Do you remember when Comic Relief's fundraising was mostly restricted to buying silly red noses, cheap T-shirts and a novelty pop song in the run-up to the live telethon? That still happens, but these days you can't escape Comic Relief for weeks, sometimes months, before the big day itself, and it's subsidized by loads of celebrity-led specials. This year we've had the return of Let's Dance For Comic Relief every Saturday (celebs reenacting famous dances for phone votes), the Red Nose Desert Trek five-day endurance (celebs walk across Kenya for cash), Chris Moyles' Longest Ever Radio Show (52 hours, raising £2.6m from listeners), 24 Hour Panel People (David Walliams enduring a day-long marathon of panel show guesting), a week-long Comic Relief Does Glee Club special for kid's TV, and probably a few more I've forgotten.
Whatever happened to the days when the emphasis was on normal people sitting in baths of beans, or kids getting sponsored to wear their clothes on back-to-front at school? Times change, I guess. Or, more accurately, the emphasis gets shifted away from this homegrown fundraising, which no longer interests people watching TV at home. Our fame-hungry culture now has famous faces everywhere in the run-up to Red Nose Day, doing exciting things while raising their profile, or appearing in TV formats the public have been programmed to respond to by habitually punching digits into their phones.
But it works. RND has become more sophisticated and clever in how it goes about raising money. The various celebrity specials boost the totals to unprecedented levels, even in years where the nation's under financial pressure. Amazingly, RND11 became the charity's most successful evening ever, raising a whopping £74.3m (smashing 2009's total of £60m), despite the UK's rise in unemployment, increased VAT, and high fuel prices. We're such a generous nation, it's actually rather moving. And, of course, Friday's total will probably rise by another £20m throughout the year, as people forget Comic Relief's activities aren't restricted to one Friday evening in March.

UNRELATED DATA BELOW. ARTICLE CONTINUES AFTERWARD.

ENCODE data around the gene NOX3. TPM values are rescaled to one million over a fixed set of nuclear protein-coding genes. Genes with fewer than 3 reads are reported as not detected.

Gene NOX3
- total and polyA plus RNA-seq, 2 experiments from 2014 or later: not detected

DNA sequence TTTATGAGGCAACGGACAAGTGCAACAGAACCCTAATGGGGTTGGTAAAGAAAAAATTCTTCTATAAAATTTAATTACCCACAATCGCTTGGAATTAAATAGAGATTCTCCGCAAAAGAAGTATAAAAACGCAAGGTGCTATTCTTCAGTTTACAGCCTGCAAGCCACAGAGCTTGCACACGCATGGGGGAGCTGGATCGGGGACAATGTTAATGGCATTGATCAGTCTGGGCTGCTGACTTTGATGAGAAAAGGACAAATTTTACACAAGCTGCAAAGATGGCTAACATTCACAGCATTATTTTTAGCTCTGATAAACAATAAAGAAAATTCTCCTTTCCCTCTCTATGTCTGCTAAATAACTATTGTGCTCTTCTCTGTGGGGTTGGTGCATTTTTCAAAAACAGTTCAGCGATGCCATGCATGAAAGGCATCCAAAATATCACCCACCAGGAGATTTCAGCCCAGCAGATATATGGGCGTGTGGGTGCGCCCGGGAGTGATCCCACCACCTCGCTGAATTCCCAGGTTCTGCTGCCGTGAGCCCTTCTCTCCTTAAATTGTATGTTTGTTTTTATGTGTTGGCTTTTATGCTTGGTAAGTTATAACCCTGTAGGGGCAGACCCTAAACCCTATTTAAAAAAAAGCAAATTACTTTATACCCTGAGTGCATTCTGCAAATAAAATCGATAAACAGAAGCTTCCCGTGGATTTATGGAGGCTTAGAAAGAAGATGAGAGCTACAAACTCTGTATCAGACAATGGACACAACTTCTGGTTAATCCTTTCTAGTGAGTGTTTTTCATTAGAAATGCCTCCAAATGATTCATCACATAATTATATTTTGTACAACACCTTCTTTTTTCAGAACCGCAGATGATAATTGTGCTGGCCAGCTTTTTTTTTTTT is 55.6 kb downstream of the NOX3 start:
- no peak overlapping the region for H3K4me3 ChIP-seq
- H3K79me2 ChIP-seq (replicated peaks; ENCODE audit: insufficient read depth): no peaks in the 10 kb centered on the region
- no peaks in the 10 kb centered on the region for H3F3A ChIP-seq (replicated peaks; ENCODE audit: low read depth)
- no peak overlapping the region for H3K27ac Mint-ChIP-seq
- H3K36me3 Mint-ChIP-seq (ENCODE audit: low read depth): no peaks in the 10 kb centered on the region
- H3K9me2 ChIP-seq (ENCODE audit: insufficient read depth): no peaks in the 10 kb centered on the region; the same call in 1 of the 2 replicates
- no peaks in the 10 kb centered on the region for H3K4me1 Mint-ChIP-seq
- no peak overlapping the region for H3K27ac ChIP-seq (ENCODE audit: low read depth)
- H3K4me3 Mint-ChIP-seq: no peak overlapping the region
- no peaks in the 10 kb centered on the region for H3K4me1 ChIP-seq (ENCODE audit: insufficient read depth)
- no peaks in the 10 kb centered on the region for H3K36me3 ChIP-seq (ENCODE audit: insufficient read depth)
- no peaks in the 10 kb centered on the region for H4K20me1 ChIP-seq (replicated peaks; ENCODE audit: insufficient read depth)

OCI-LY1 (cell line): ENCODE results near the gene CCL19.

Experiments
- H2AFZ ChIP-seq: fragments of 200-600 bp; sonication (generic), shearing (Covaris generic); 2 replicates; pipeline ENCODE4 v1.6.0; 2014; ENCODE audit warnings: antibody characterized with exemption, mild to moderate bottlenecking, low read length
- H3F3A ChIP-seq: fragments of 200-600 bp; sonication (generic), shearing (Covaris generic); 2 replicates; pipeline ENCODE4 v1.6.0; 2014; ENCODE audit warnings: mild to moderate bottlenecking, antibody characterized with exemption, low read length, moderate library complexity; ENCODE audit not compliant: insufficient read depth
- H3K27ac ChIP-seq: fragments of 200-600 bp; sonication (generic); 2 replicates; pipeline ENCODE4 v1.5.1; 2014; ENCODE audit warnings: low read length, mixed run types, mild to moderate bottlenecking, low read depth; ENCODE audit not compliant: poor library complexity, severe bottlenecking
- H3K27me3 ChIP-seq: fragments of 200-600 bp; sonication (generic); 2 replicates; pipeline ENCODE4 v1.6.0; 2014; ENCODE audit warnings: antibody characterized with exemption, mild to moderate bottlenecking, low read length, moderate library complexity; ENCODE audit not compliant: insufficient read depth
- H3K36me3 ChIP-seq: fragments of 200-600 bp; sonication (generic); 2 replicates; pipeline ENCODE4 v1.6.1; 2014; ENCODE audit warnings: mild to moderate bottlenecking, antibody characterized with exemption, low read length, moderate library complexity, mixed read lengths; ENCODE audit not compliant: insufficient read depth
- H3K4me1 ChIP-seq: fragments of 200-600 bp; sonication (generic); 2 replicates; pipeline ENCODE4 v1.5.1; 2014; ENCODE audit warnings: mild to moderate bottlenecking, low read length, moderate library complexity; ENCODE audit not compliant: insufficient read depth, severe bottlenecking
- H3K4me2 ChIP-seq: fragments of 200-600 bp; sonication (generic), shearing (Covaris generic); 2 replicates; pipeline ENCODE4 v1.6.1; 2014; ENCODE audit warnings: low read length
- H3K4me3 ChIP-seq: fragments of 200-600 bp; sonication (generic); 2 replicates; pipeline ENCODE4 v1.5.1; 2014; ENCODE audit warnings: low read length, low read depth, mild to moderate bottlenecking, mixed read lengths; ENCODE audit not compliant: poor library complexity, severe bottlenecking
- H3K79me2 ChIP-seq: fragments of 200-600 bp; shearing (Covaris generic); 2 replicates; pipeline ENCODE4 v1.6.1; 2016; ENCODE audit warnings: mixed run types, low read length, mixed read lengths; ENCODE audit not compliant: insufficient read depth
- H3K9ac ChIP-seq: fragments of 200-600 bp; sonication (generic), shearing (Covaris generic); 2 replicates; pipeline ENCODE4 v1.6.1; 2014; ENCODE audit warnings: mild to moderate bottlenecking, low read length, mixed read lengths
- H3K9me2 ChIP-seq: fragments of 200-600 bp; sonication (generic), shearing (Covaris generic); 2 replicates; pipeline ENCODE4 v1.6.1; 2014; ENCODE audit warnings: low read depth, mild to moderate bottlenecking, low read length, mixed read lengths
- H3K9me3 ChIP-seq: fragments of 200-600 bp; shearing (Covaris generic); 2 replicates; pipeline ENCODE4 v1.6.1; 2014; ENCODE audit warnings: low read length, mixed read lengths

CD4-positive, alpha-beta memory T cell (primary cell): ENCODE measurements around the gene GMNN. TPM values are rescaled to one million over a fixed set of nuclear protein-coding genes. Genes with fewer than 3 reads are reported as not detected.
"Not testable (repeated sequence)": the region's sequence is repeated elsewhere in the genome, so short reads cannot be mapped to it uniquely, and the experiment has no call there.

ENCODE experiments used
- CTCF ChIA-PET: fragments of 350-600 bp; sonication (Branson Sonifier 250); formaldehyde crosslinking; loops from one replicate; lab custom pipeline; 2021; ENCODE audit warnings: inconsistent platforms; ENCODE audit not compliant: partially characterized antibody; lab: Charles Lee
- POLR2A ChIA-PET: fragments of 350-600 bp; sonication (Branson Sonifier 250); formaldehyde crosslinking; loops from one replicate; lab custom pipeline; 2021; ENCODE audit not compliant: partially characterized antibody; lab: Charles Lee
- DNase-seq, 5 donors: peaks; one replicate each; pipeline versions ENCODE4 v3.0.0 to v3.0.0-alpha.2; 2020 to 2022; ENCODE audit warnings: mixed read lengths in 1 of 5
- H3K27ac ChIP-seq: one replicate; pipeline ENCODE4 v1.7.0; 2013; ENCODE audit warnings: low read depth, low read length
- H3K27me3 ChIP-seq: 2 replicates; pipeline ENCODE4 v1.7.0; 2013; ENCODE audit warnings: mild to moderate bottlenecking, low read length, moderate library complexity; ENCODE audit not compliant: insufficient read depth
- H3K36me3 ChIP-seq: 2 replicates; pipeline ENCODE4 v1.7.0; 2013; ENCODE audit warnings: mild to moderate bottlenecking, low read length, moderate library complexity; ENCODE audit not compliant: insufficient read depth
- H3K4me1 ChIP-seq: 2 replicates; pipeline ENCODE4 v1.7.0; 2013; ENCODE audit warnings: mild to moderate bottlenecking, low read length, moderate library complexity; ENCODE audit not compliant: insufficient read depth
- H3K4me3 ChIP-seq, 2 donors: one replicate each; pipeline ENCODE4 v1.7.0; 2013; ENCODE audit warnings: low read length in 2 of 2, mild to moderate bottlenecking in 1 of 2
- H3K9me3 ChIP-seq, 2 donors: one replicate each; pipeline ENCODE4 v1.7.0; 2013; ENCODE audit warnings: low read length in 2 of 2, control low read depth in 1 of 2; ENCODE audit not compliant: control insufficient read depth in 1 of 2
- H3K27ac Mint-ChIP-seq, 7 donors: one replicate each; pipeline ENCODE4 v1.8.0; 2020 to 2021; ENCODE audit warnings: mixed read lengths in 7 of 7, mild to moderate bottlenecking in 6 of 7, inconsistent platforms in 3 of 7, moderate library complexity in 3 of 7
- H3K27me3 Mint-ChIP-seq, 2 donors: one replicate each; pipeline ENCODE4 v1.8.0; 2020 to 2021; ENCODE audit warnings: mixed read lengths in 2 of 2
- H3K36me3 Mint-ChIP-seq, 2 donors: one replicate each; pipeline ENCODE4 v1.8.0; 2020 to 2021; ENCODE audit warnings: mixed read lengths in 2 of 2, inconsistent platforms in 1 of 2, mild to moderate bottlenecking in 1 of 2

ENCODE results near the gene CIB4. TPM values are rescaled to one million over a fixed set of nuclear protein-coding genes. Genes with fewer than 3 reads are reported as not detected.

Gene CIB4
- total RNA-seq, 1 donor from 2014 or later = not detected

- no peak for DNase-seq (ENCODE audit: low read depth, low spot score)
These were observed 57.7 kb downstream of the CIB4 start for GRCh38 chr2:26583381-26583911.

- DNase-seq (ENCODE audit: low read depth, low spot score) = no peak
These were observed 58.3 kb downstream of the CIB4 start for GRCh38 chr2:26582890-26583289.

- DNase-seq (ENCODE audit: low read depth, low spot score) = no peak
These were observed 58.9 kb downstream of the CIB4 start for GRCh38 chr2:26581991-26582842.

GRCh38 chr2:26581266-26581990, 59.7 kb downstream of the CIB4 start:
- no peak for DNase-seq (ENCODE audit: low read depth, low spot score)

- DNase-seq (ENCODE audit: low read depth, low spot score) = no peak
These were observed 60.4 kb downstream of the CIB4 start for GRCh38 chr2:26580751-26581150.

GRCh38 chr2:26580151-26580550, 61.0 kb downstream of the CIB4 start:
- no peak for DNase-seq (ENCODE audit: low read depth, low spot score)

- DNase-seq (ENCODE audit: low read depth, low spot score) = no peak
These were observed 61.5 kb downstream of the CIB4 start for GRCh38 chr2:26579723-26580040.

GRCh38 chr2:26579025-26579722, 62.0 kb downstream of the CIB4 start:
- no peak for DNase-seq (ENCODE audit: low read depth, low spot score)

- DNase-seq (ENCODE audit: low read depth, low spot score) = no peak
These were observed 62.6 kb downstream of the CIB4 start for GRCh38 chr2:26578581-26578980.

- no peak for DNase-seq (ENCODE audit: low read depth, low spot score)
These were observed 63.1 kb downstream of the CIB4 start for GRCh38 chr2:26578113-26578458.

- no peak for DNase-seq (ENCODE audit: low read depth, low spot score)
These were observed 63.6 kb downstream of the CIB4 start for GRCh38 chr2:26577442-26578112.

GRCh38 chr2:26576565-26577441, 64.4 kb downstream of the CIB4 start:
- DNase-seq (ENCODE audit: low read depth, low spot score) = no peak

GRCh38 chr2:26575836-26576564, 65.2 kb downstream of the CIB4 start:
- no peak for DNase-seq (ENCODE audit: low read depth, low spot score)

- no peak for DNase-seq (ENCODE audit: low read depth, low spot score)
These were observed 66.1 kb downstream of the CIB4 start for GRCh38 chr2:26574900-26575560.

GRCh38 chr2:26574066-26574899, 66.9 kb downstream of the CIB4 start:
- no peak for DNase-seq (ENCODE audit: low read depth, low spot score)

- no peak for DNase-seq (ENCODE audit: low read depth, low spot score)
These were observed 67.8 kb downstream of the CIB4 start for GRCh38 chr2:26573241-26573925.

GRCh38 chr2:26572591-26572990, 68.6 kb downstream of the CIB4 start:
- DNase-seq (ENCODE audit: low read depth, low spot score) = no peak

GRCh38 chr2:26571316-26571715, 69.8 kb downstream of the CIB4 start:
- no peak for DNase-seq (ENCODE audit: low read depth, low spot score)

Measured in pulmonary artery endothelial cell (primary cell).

A huge pat on the back if you donated some money! If you didn't why not do so? It's never too late. It really does make a huge difference to people's lives in the UK and Africa.
Below are some embedded videos of the evening's funniest sketches and spoofs, if you missed them, or don't happen to live in the UK. I've ranked them in descending order of amusement, which you may or may not agree with:
The undoubted highlight of the evening for me. I don't even watch Gavin & Stacy to care about James Corden's character "Smithy", but he's become something of a fixture with Comic/Sport Relief, roping in A-list celebrities to participate in an extended sketch. This latest effort for RND11 was very funny, with Smithy called in by Lenny Henry and Richard Curtis to chair a meeting that will decide which celeb should be sent to Africa for Comic Relief. The conceit of having numerous celebs appear around a small oval table was simple but hugely effective. I'm not going to spoil the many surprises by letting you know exactly who appeared, you'll just have to watch it yourself. Excellent work, all round.